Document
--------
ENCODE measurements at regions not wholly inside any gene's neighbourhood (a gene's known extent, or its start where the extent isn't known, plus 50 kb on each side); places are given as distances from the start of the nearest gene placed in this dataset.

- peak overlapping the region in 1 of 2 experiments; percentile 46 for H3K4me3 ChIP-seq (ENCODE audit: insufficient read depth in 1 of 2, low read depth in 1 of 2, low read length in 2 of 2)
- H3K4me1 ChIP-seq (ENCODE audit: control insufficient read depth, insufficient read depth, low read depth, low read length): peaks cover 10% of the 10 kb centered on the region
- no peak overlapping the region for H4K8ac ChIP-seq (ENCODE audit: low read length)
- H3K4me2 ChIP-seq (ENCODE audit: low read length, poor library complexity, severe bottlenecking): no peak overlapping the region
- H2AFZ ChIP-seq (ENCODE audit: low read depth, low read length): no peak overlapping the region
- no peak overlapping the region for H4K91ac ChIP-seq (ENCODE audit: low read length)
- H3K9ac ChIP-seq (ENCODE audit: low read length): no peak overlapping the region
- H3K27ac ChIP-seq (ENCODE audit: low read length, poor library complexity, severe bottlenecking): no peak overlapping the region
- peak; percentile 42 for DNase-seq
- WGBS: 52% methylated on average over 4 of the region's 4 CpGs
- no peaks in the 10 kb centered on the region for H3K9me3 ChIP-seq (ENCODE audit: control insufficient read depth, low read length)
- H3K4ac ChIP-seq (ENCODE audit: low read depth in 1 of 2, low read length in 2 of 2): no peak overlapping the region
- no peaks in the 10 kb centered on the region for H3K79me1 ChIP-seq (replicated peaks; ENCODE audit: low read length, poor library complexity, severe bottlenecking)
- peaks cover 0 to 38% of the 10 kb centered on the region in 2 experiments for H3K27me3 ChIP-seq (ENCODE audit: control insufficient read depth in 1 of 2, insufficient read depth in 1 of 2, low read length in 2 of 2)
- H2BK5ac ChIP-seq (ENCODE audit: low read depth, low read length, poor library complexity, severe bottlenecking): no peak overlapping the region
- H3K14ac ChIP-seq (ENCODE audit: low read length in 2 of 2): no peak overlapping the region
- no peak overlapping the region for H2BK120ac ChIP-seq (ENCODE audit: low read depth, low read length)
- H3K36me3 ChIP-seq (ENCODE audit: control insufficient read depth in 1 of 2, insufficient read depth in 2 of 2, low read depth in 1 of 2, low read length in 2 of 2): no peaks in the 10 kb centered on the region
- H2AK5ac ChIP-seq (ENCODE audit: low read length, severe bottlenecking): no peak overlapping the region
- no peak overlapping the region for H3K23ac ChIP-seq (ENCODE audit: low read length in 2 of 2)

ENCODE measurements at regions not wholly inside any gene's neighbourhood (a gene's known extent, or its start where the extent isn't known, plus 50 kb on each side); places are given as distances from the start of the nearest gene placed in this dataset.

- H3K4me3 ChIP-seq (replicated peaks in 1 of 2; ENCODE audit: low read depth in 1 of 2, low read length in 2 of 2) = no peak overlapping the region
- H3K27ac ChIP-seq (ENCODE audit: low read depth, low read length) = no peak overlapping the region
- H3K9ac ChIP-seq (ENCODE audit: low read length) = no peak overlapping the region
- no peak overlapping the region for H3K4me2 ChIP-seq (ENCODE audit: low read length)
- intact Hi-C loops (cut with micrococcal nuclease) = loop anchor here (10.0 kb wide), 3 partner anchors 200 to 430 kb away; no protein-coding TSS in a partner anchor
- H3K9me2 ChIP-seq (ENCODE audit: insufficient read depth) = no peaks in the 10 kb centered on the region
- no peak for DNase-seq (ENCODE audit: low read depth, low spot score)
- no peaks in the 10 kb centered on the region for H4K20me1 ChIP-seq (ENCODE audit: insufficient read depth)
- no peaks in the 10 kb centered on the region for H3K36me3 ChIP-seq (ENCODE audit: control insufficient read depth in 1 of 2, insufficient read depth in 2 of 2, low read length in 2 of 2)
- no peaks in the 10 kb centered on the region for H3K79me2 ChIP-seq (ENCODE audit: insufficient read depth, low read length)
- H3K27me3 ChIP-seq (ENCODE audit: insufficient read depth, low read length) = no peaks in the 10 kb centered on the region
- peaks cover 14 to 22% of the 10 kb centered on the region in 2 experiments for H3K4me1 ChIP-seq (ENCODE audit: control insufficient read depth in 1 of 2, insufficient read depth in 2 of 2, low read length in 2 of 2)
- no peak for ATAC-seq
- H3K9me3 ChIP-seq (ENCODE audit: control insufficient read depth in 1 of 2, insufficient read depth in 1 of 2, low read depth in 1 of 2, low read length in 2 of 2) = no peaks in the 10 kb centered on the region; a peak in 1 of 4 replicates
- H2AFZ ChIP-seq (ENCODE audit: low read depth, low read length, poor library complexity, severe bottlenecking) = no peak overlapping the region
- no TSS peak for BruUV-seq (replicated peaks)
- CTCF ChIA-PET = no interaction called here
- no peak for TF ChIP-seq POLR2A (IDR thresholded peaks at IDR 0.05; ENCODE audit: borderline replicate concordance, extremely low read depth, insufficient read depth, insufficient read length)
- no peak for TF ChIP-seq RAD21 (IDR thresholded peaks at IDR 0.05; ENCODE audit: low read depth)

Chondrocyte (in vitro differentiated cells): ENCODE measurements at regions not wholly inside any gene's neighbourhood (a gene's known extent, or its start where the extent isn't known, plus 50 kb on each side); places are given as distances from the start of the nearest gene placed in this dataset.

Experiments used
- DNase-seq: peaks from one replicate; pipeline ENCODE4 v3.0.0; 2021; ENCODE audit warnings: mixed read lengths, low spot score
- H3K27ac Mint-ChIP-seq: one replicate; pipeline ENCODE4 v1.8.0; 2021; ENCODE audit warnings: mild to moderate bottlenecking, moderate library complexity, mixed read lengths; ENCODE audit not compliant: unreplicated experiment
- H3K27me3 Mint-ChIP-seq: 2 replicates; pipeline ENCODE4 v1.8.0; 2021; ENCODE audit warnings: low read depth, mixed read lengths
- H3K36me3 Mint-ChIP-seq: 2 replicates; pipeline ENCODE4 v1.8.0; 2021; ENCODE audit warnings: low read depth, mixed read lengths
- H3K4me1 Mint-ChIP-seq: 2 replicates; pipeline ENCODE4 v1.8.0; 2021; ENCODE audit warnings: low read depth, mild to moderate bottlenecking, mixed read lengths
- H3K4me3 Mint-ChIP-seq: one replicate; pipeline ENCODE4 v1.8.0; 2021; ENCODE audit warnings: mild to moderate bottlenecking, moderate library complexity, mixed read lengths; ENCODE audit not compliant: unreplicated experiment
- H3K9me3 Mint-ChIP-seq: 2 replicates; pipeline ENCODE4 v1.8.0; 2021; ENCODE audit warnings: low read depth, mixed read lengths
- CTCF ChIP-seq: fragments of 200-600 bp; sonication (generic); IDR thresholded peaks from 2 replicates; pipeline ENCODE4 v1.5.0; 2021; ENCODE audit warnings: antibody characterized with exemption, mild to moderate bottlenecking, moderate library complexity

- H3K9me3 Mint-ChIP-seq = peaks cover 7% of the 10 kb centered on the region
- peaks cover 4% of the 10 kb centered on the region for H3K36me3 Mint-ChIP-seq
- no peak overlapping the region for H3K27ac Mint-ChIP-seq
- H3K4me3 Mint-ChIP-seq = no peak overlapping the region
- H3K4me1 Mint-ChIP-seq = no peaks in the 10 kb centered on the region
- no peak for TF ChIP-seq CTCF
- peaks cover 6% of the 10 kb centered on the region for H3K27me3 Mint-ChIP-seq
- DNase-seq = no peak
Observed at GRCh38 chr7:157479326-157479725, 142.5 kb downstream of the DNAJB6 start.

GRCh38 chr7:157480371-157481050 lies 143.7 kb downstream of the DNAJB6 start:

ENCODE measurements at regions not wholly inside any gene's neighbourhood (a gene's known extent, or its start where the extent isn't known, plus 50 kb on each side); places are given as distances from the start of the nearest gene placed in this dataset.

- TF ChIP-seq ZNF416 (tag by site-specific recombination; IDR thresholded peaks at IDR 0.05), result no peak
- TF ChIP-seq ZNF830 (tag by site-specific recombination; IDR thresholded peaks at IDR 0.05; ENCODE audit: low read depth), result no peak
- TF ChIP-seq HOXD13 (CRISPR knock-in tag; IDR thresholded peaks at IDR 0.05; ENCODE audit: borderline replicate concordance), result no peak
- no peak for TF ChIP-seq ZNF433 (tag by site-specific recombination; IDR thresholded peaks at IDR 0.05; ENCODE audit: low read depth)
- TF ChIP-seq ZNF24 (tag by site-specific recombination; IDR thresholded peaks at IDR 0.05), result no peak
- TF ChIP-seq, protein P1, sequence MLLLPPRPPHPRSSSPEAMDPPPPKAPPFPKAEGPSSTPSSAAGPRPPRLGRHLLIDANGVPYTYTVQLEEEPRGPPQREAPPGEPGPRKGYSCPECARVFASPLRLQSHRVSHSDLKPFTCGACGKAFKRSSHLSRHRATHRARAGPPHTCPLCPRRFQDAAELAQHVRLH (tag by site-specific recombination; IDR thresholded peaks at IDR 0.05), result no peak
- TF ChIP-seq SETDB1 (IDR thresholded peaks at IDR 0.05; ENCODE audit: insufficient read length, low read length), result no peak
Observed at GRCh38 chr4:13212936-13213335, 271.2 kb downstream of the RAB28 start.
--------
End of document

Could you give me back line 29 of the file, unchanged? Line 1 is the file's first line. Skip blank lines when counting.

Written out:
- no peak for DNase-seq (ENCODE audit: low read depth, low spot score)